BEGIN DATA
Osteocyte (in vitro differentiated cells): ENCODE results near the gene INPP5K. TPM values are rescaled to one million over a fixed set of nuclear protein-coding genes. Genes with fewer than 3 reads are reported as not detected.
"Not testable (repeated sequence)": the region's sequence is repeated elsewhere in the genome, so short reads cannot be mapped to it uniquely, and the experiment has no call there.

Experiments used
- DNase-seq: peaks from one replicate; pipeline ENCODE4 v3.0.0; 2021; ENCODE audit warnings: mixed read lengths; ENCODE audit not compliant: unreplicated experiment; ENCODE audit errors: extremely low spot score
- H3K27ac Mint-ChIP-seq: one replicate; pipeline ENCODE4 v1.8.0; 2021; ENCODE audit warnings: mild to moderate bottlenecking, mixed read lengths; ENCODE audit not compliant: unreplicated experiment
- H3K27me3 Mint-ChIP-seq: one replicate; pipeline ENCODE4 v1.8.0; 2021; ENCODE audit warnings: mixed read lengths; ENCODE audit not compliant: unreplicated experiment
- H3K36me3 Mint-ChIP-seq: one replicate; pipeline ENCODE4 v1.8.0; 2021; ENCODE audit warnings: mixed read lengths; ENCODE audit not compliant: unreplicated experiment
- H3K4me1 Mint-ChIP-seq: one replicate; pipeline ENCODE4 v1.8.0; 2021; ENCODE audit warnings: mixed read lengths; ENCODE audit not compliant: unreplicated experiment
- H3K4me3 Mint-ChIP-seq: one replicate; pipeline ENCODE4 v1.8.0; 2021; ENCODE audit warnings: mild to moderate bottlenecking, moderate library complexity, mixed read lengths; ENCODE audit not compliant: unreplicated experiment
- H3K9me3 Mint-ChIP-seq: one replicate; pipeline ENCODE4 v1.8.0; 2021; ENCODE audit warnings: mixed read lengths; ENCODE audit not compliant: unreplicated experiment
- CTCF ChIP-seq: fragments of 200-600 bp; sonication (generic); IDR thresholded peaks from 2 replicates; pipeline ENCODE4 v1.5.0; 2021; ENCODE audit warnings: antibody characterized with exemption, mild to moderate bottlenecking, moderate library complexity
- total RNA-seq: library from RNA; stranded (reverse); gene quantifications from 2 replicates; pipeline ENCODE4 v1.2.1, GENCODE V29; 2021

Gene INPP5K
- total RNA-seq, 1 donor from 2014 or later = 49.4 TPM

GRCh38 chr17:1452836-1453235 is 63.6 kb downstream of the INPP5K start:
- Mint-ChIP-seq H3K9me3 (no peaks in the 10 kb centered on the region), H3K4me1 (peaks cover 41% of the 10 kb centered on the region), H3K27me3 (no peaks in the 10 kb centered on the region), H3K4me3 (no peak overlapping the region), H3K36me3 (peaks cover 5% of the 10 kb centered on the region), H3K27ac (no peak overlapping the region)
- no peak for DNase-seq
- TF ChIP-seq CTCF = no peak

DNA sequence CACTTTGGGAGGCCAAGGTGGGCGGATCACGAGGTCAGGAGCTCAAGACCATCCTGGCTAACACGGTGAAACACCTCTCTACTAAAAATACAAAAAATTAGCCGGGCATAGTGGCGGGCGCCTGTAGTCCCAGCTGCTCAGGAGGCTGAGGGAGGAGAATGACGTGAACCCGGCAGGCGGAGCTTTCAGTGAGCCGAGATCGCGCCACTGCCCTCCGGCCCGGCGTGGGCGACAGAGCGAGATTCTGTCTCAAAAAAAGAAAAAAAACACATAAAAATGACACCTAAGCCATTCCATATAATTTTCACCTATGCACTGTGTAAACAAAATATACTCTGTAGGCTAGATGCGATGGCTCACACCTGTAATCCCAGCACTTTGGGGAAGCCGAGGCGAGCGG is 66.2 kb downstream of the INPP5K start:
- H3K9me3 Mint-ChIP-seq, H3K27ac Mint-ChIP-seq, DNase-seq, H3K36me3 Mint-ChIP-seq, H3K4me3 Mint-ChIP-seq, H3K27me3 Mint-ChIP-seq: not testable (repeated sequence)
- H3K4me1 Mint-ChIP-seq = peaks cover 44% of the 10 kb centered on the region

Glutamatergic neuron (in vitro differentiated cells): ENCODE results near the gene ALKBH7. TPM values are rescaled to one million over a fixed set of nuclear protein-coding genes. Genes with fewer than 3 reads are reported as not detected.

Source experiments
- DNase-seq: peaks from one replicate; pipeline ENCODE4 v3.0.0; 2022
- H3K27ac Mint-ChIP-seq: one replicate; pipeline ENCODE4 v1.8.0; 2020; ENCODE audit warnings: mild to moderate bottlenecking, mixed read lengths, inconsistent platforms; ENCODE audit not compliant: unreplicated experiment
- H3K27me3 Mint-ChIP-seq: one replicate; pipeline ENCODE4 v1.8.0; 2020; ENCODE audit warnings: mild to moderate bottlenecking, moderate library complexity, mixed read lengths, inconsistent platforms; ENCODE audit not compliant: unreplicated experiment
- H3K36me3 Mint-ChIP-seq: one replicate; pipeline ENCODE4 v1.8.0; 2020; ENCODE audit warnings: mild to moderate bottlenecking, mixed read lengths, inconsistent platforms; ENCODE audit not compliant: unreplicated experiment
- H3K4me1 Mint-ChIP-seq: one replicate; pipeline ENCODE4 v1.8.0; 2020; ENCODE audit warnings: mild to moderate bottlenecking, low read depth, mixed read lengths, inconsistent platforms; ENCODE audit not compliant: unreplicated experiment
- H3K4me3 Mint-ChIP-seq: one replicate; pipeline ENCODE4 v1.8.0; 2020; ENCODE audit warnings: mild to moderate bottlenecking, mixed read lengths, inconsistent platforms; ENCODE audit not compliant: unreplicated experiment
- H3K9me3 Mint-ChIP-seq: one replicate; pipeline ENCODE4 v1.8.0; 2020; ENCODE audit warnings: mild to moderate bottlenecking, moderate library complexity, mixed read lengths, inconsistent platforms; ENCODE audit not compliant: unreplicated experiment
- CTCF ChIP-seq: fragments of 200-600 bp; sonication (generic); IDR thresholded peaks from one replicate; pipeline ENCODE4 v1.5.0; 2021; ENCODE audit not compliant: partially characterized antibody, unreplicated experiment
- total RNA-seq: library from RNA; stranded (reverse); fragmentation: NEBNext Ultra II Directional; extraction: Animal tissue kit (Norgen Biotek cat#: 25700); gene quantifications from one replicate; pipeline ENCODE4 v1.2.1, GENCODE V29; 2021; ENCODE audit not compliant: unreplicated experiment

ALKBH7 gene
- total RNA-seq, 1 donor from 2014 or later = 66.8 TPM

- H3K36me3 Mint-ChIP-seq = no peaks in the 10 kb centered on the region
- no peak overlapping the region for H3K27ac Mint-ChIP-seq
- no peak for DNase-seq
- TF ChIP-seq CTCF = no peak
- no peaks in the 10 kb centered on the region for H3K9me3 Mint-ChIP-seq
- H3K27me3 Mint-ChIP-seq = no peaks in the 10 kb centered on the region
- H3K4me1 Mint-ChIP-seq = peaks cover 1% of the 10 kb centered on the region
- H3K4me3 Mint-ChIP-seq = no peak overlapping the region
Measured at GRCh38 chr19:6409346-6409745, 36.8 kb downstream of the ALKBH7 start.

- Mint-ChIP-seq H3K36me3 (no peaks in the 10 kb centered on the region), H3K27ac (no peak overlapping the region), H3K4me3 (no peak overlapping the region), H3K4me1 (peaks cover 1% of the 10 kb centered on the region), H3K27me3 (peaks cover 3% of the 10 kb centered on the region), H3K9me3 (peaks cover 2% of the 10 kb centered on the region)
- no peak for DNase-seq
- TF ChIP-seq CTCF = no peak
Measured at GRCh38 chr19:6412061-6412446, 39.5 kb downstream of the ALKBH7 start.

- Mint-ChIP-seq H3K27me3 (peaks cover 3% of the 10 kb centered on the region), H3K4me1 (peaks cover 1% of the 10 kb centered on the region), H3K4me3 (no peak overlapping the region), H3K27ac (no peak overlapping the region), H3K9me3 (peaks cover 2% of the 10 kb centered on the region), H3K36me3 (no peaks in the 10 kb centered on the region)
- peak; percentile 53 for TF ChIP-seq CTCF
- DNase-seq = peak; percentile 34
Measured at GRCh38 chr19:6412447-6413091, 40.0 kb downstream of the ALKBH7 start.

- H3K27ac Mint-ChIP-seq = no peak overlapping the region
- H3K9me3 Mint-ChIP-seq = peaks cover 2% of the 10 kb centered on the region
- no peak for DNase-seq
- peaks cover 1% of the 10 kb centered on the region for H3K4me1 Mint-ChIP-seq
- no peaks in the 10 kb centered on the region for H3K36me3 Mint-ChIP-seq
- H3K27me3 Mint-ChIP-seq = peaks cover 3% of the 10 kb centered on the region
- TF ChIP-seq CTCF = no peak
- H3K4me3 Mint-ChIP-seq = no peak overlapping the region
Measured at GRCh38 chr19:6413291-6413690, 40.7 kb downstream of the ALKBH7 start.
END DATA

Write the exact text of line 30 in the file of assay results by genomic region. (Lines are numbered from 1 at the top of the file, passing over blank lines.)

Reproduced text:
- H3K9me3 Mint-ChIP-seq: one replicate; pipeline ENCODE4 v1.8.0; 2020; ENCODE audit warnings: mild to moderate bottlenecking, moderate library complexity, mixed read lengths, inconsistent platforms; ENCODE audit not compliant: unreplicated experiment